Not exactly there, but close enough for this example–the iPhone is not simply a contemporary Kodak Brownie with bells and whistles, but a machine that continually manufactures photographic simulacra. As anyone who had used any number of iPhone apps such as instagram or Hipstamatic, one of the adictivly fun features of this new technology is the ability to instantly transform any picture into a simulacrum of a process of the past. Think that picture looks good in black and white–similar to Illford XP2? Maybe you’re unfamiliar with an Illford XP2. Who cares? It looks great, right?
Take a look at this 1000 memories Real world instagram guide below and their post:
With or without a guide like this (which most users will never see) what does it mean to use a filter on your images? And, for that matter, what does it mean to be producing images in traditional processes (when the simulation is now what many think of as the original)? In this era of people mistaking theme parks for real life, we are being removed from the original. There will have to be new ways of explaining this to the future generations to make sure we don’t also remove originality as well.
Big event tonight for the Camera Club. I haven’t been to the annual Auction before so I’m looking forward to seeing all the action. Many many great photographs (including the one below) will be available. Check out the press release and I hope to see you there.
Amy Stein, Cage, digital c-print, 20 x 16”, 2005
Join Us Tonight, Monday, November 7, 2011, 6 – 8pm
Featuring work by emerging and established photographers, including :
Mariette Pathy Allen / Rachel Barrett / Jacqueline Bates / Matthew Baum / Michael Berkowitz / Per Billgren / Anita Blank / Timothy Briner / Jesse Burke / Eric William Carroll / Sean Carroll / James Casebere / Lindsey Castillo / Jesse Chan / Vincent Cianni / Annabel Clark / Margarida Correia / Megan Cump / Pradeep Dalal / Bobby Davidson / Allison Davies / Isaac Diggs / Maureen Drennan / Emile Hyperion Dubuisson / Mark Fernandes / Larry Fink / Lauren Fleishman / Martine Fougeron / Jona Frank / Fryd Frydendahl / Theresa Ganz / Anders Goldfarb / Curtis Hamilton / Jason Hanasik / Daniel Handal / Kara Hayden / Jeanne Hilary / Francine Hofstee / Henry Horenstein / Michi Jigarjian / Erica Leone / Sze Tsung Leong / David Levinthal / Sam Levinthal / Wayne Liu / Feng Lu / Ryan MacFarland / Jerome Mallmann / Chris McCaw / Jo Meer / Dana Miller / Azikiwe Mohammed / Paolo Morales / Keren Moscovitch / Laurel Nakadate / Katherine Newbegin / Lori Nix / Heather O’Brien / Brayden Olson / Alice O’Malley / Cara Phillips / Libby Pratt / Richard Renaldi / Mauro Restiffe / Saul Robbins / Caren Rosenblatt / Michael Schmelling / Tina Schula / Manjari Sharma / Aline Smithson / John Stanley / Chad States / Amy Stein / Joni Sternbach / Motohiro Takeda / Maureen Testa / Sally Tosti / William Wegman / Randy West / Grant Willing / Jessica Yatrofsky / Rona Yefman / Pinar Yolaçan / Arin Yoon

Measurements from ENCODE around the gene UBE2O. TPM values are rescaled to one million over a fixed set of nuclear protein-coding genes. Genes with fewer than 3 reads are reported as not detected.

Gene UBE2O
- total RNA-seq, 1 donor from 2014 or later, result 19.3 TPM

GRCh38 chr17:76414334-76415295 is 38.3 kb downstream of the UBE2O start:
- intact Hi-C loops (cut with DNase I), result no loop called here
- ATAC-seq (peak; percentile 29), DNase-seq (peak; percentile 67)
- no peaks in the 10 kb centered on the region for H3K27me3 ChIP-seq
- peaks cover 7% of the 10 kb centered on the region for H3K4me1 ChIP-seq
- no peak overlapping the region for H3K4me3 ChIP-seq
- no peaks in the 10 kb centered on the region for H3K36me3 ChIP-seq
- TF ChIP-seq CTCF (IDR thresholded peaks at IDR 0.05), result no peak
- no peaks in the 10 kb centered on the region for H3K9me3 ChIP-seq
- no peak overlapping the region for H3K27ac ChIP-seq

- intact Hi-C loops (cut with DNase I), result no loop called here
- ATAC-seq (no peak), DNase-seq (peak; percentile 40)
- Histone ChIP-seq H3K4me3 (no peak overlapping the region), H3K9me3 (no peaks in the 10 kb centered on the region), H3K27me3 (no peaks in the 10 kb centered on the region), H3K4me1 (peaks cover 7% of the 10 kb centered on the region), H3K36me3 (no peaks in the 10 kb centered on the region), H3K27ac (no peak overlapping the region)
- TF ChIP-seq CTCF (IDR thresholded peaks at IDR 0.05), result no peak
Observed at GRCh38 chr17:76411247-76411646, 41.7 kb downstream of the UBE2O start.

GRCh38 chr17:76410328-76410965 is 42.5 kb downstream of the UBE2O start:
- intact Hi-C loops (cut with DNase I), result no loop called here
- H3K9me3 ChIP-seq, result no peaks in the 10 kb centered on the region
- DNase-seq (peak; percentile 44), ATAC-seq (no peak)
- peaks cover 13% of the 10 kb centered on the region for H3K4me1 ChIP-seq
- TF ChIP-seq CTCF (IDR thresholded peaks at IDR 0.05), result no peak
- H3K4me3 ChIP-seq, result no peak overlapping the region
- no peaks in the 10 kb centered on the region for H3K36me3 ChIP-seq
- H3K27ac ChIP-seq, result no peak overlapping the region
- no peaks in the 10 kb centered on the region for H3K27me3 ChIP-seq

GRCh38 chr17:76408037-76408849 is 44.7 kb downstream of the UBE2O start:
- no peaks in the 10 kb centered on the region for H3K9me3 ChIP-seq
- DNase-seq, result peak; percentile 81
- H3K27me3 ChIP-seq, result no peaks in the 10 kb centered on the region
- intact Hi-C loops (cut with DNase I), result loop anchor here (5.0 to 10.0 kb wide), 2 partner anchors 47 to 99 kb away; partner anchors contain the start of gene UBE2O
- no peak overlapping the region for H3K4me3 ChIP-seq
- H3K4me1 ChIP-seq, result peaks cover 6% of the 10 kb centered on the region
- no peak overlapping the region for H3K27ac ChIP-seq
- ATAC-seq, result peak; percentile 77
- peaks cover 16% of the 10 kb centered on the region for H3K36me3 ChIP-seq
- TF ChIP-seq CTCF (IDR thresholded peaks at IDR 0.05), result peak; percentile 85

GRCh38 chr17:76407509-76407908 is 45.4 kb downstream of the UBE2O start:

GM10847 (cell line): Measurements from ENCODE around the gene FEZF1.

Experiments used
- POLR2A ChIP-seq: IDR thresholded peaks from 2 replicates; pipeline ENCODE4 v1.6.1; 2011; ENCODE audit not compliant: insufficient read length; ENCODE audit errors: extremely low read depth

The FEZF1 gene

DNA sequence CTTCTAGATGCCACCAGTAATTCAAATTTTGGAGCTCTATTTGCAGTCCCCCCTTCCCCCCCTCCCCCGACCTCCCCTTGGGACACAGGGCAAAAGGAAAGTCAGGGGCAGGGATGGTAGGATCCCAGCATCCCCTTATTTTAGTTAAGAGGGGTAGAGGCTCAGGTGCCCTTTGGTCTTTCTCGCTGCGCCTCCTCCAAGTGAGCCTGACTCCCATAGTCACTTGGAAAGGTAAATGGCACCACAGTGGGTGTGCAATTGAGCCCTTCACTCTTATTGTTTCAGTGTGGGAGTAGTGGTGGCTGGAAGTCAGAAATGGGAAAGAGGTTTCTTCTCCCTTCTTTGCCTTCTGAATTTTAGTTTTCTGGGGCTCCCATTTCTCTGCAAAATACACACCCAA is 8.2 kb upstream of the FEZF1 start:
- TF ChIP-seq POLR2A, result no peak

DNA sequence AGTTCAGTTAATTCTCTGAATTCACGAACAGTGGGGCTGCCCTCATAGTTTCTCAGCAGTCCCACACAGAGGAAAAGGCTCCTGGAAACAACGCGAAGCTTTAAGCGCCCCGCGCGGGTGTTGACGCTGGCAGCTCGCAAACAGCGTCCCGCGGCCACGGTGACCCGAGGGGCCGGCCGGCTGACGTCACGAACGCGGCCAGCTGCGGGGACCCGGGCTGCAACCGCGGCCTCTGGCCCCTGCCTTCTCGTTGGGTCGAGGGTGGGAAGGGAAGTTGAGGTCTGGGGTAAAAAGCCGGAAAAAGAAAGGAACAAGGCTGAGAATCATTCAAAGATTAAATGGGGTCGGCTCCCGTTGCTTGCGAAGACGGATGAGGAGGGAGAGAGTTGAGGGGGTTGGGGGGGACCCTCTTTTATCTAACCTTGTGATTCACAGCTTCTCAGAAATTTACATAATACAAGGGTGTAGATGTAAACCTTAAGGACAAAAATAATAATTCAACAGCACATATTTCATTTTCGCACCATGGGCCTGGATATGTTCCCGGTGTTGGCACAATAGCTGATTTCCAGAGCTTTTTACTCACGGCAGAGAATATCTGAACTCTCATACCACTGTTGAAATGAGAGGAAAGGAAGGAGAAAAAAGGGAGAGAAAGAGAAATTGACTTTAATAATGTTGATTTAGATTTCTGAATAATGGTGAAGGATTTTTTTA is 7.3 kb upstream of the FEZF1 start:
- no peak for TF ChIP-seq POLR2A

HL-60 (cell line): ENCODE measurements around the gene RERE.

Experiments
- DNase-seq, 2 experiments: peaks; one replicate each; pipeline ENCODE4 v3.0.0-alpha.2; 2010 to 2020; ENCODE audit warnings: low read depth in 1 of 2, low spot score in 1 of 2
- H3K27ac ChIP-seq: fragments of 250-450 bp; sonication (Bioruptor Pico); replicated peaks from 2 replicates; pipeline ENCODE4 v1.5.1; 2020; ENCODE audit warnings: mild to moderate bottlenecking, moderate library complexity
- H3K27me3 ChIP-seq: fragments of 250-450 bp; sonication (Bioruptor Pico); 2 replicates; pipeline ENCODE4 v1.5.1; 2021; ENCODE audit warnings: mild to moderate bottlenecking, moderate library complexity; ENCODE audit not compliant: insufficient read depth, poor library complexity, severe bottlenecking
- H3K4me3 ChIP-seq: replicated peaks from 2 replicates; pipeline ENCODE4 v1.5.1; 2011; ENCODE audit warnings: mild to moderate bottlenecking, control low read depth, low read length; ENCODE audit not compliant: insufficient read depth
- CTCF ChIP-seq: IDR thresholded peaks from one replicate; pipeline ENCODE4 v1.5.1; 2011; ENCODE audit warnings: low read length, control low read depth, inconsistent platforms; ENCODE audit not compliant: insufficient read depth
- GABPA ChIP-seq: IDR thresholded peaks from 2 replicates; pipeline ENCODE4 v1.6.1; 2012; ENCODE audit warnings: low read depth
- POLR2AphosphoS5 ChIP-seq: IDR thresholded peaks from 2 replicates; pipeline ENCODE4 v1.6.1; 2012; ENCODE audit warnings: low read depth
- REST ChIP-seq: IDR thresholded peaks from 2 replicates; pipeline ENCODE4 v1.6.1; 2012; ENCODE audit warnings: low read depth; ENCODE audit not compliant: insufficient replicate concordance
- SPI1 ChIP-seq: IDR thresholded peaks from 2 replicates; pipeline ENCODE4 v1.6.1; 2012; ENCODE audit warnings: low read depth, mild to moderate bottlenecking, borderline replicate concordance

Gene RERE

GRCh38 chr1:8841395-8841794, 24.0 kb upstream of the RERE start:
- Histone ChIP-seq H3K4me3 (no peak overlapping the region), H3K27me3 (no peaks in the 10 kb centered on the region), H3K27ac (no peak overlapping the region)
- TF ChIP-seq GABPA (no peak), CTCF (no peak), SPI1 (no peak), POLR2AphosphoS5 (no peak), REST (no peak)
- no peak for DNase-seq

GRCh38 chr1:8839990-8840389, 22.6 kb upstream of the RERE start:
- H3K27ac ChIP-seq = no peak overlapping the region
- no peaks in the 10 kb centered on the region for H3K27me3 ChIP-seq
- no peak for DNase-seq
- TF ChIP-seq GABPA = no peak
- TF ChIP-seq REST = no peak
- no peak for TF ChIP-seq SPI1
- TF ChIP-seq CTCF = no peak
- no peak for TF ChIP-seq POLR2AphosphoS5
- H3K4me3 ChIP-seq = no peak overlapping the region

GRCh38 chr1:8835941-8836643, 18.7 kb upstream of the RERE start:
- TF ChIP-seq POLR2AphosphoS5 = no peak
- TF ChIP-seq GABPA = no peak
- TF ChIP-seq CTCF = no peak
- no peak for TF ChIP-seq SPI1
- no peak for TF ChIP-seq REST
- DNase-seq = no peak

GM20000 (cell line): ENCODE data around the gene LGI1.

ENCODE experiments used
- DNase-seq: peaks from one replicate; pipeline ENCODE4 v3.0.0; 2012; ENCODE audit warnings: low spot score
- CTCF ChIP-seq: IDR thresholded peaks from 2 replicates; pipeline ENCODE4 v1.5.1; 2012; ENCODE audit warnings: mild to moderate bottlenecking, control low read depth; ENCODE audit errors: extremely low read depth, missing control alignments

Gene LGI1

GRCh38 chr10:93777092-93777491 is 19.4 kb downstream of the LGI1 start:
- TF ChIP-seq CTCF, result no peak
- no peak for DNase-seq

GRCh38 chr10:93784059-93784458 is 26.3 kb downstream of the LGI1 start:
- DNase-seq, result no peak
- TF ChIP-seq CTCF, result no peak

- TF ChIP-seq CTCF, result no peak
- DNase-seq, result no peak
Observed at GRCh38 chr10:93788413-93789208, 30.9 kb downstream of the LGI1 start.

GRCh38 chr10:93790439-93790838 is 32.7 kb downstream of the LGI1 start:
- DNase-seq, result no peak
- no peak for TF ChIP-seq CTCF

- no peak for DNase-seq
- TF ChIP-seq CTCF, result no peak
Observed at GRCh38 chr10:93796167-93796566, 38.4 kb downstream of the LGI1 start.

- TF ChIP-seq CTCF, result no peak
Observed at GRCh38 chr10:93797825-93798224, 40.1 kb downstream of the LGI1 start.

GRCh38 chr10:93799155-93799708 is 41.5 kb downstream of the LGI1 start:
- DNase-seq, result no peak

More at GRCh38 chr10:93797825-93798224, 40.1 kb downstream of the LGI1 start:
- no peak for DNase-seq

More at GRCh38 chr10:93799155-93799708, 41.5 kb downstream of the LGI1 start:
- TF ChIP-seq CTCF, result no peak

Mariette Pathy Allen, Paul Amador, Brian Paul Clamp, Daniel Cooney, Michael Foley, Martine Fougeron, Susan Fulwiler, Françoise Girard, Tom Gitterman, Peter Hay Halpert, Henry Horenstein, David Knott, Michael Mazzeo, Lizanne Merrill, L. Parker Stephenson, Spencer Throckmorton, Sasha Wolf, and Alice Sachs Zimet.
All proceeds go to The Camera Club of New York (CCNY), a non-profit 501(c)3 arts organization that has been nurturing talented photographers since 1884.
Catering provided by Moustache.
To see the donated works, please go to CCNY’s online auction preview.
CCNY wishes to thank 25CPW Gallery for their generosity in hosting this year’s auction.
For further inquires, contact CCNY at email@example.com or by phone: 212-260-9927
Please visit us at www.cameraclubny.org
Simen Johan, Untitled #159, From the series Until the Kingdom Comes, C-Print, 2010. Opening at Yossi Milo Gallery on Thursday, Nov. 3.
Tuesday, November 1
Wednesday, November 2
Thursday, November 3
Benefit: “Question Bridge: Black Males” a project by Chris Johnson and Hank Willis Thomas in collaboration with Bayeté Ross Smith and Kamal Sinclair
Jack Shainman Gallery
513 W 20 street, RSVP to firstname.lastname@example.org, 6-8pm
Friday, November 4
Photography: “Incomparable Women of Style: Selections from the Rose Hartman Photography Archives, 1977 – 2011”
FIT – Fashion Institute of Technology
West 27 street at 7th avenue, Gladys Marcus Library
Saturday, November 5
133 Eldridge street, b/w broome & delancey, floor 5, 6-8pm
Sunday, November 6